So an article right before Super Tuesday I thought would fit the bill.
|Sandra Karina Tovar, center, main speaker at the LASSO Conference (Latin American Student Success Organization)|
Tarrant County College, South Campus in Dallas, Texas
I decided to publish this piece right before the Texas primaries because I believe that no matter how we feel about the candidates — whom we want to vote for or whom we think might make a good or despicable president — we need to remember that voting is so special: it is a privilege.
I am reminded of another young friend and colleague, Sandra Karina Tovar, who presently works with Mi Familia Vota. She is a kindred spirit who slaves away day and night trying to register Latinos who can vote because she believes in the process. Although she knows much more about our rights than the normal citizenry, and she tells us — part of her job is trying to raise everyone's awareness — it becomes ironic that she herself has no right to vote.
You see, she is a DREAMer; though she is DACAmented, she cannot vote.
So she needs people like us who can vote to make the difference she herself cannot realize today.
|Sandra Karina Tovar at Univision 23 Phone Bank with María Morales|
#vote #votaciontemprana #earlyelections #electionworkers
But today, she does not have these inalienable rights we take for granted, throwing them away, letting others steal our vote by not voting.
Do not let the Sandra's of the world lose their voice because you did not vote.
With these thoughts, then, I will leave you with my daughter's words.
Camila Pacheco-Fores read an article about Hillary Clinton near Christmastime; she thought this piece was forced, especially around the holiday season. She made sure everyone around her knew her displeasure.
This is a young woman who knows her mind. She has the right to vote, and she will clearly do so.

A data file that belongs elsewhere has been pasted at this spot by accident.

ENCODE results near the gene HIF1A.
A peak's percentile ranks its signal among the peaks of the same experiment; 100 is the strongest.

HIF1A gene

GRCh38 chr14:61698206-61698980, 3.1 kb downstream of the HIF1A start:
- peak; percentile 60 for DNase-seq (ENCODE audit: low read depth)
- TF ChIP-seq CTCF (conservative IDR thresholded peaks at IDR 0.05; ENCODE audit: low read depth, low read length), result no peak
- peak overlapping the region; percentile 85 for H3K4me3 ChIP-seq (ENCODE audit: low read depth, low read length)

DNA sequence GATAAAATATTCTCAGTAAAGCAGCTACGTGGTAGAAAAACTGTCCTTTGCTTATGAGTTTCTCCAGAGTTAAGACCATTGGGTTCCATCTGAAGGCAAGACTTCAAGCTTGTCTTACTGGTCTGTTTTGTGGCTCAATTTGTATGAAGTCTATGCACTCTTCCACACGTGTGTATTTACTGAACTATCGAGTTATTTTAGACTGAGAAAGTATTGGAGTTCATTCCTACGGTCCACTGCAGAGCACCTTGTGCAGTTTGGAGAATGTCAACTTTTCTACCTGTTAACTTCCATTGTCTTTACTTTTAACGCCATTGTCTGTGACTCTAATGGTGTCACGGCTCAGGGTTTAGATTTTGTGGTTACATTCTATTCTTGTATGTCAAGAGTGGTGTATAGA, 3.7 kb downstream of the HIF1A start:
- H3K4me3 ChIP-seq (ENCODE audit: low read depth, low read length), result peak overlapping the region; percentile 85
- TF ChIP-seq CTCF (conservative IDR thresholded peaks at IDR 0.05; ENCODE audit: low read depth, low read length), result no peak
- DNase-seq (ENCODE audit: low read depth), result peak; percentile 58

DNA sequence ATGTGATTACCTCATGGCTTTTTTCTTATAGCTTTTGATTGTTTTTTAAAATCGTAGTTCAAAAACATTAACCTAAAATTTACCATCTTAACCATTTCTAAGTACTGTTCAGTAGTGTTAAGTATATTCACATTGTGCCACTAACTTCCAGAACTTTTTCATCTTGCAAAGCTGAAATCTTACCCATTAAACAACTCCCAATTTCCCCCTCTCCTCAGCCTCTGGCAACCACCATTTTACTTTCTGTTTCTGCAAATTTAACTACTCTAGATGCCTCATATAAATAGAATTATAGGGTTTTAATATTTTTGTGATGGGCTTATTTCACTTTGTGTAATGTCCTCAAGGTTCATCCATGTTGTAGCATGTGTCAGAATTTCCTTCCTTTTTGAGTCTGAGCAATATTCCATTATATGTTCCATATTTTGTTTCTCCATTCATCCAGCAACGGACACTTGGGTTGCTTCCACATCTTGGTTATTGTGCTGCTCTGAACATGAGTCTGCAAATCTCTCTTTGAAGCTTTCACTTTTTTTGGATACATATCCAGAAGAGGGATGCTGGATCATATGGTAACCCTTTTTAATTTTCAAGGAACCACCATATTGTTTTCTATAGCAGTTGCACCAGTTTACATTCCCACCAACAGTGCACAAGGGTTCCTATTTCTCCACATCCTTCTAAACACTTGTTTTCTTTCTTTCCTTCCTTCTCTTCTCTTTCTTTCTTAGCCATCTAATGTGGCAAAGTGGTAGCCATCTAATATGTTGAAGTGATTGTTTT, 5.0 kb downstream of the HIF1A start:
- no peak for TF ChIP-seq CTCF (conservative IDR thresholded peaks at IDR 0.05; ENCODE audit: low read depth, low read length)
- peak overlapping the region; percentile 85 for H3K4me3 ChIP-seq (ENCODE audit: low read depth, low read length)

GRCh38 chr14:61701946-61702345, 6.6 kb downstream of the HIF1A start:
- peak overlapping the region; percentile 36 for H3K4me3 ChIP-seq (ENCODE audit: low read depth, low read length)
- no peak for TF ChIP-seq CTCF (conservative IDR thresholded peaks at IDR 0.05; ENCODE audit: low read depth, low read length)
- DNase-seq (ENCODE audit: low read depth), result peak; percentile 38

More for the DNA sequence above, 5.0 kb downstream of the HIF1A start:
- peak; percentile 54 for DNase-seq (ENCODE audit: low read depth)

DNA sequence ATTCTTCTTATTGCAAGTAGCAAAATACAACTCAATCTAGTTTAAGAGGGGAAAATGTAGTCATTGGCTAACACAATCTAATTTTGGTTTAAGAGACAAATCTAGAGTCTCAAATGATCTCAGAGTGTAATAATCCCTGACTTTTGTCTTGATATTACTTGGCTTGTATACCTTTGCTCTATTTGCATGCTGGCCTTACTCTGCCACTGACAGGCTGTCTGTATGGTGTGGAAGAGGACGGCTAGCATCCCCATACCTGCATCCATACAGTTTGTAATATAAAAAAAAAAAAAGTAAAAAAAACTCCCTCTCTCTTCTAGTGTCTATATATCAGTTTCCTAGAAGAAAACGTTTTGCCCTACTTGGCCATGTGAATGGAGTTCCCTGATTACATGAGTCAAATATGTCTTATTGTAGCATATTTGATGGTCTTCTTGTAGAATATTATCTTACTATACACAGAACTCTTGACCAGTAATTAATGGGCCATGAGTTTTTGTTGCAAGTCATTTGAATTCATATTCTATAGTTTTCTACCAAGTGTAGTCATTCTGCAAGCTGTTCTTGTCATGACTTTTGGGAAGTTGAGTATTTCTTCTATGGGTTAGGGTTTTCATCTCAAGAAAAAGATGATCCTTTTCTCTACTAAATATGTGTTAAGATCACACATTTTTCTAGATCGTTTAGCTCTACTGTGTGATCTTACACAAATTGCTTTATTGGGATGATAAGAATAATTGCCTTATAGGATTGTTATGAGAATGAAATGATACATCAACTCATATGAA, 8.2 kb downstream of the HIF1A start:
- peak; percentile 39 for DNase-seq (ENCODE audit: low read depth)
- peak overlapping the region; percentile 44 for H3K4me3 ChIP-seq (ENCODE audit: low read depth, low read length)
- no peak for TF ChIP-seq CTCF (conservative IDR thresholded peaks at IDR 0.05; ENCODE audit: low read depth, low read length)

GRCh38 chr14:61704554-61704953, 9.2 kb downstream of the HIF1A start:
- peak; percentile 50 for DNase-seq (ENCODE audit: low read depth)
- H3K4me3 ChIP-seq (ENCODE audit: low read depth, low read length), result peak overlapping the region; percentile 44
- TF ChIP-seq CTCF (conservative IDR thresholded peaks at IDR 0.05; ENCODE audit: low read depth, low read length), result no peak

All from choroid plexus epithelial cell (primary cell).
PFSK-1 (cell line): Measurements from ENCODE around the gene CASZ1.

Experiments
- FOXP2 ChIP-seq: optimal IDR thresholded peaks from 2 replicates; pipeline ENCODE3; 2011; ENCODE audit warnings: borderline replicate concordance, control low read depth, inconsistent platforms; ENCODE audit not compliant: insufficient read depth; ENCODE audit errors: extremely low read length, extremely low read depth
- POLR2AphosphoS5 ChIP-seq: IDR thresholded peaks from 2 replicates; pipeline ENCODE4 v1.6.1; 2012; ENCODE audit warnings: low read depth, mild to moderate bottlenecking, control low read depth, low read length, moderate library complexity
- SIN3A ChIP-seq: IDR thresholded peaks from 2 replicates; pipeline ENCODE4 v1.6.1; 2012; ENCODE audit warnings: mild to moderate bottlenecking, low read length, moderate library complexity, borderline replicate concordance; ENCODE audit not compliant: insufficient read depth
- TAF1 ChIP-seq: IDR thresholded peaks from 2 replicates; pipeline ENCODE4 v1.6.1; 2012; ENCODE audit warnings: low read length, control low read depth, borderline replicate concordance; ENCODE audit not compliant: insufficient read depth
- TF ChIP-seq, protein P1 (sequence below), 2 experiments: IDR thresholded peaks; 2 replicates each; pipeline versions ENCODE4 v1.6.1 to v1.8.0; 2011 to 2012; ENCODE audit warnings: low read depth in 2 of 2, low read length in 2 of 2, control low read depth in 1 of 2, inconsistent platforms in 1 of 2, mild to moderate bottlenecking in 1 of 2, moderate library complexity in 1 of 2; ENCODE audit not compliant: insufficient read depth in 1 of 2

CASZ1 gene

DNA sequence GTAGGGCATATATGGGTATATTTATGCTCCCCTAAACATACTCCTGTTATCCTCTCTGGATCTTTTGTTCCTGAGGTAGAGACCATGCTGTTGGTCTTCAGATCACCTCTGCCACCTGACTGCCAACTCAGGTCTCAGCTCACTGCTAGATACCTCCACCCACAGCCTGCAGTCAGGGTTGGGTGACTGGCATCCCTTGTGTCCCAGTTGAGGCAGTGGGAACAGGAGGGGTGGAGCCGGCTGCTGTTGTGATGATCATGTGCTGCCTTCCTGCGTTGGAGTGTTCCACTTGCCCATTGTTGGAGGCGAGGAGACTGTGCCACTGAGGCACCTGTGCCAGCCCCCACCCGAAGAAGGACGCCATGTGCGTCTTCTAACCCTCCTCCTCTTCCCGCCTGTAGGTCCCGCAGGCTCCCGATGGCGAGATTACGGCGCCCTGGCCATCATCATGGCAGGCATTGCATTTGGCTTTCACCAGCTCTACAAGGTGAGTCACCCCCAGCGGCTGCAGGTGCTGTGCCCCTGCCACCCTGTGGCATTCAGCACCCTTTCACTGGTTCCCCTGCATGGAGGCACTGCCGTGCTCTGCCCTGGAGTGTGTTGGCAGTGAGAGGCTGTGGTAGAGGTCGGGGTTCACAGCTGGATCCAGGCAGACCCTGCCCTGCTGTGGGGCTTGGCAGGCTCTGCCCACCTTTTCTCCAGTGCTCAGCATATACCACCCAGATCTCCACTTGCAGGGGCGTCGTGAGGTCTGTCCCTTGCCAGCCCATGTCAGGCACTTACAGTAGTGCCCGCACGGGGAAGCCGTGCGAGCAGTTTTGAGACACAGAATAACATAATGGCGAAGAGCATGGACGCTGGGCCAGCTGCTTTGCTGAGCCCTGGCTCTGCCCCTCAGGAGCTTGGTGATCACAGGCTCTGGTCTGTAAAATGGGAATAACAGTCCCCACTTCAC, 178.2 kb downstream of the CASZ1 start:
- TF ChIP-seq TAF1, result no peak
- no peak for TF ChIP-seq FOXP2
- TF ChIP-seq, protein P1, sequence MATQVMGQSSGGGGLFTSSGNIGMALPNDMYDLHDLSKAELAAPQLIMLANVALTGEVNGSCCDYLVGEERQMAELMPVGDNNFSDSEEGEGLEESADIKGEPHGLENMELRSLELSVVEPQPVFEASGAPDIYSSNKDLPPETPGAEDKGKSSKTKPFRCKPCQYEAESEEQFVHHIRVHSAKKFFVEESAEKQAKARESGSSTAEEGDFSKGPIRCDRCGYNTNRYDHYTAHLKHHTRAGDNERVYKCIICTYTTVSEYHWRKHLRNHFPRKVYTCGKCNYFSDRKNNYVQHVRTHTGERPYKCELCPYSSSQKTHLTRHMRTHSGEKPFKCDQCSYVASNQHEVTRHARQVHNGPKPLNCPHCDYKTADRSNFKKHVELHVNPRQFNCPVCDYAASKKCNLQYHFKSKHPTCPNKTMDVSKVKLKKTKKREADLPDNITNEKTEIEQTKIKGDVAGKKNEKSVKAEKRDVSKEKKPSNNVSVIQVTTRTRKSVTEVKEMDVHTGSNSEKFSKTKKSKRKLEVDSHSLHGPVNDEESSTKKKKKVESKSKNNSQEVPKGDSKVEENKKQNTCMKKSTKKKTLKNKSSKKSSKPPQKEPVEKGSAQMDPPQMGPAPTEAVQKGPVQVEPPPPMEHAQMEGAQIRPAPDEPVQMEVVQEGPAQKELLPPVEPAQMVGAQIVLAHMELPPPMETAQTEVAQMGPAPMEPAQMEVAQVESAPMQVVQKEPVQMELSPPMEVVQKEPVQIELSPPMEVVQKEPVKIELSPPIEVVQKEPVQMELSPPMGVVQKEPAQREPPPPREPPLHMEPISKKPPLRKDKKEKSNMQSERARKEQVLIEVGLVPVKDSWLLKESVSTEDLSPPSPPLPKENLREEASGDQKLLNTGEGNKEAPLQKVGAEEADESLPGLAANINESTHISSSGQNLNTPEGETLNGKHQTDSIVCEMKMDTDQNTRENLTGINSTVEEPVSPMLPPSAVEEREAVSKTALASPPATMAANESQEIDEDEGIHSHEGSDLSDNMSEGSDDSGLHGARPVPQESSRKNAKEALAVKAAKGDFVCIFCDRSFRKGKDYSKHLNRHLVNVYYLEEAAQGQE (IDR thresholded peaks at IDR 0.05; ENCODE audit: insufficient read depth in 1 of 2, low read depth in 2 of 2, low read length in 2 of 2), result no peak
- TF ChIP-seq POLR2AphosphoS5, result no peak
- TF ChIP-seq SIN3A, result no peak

But she also knows what she wants and holds dear, and she is telling others to respect that right, to respect her sentiments and beliefs. As you can see, she is tomorrow's future: bicultural, bilingual, and very very proud.
She will most definitely vote come election time; she wants all of you to vote too.
In Reaction to "7 things Hillary Clinton has in common with your abuela"
did you raise 8 or 9 kids, make the best arroz around, or sew me clothes when I was a kid? didn't think so.
|My mother, with her granddaughters Sofía and Camila|
© Ana M. Fores Tamayo
I think I prefer to #feelthebern
I want to follow up about mis abuelas porque de verdad they're way more bad ass than arroz, kids, and clothes.
one of mis abuelas left her country, alone with 5 kids, to meet up with her husband who fled for his life. they never saw Cuba again because of the US Embargo. she didn't speak English, but she learned and became an ESL teacher after raising 9 kids, keeping them and us (los niños) together still.
[una de mis abuelas dejó su país, sola con sus 5 niños, para reunirse con su marido, que huyó para salvarse su vida. nunca vieron de nuevo a Cuba debido al embargo estadounidense. no hablaba Inglés, pero aprendió y estudió para hacerse maestra de ESL después de criar a 9 niños, mantenerlos y nosotros (the grandkids) juntos siempre.]
So really though, Hillary Clinton is #notmyabuela and I don't think it's cute.
[my other abuela also left her country (Chile to Venezuela), raised 8 children, always took
|Camila picking flowers with her "mutti" in Santiago de Chile|
© Ana M. Fores Tamayo
Así que, de veras, Hillary Clinton es #NotMiAbuela, y no creo que sea cuchi
About the author
Camila Pacheco-Fores is the daughter of Venezuelan and Cuban immigrants, raised in a suburb of Dallas, Texas. She is currently living in Mexico City working as a Fulbright García-Robles English Teaching Assistant and volunteering at a migrant organization, Sin Fronteras. At the end of her grant, however, she plans to return to the U.S. and work in the field of immigration in Los Angeles. Her life has been shaped by her parents' different backgrounds, their commitment to experiencing a variety of cultures, and being open to many viewpoints. It is because of this atmosphere — the one in which she was raised — that she wants to work with immigrants so they have the same opportunities to live in the U.S. as she has had, and to be surrounded by the many cultures that co-exist here.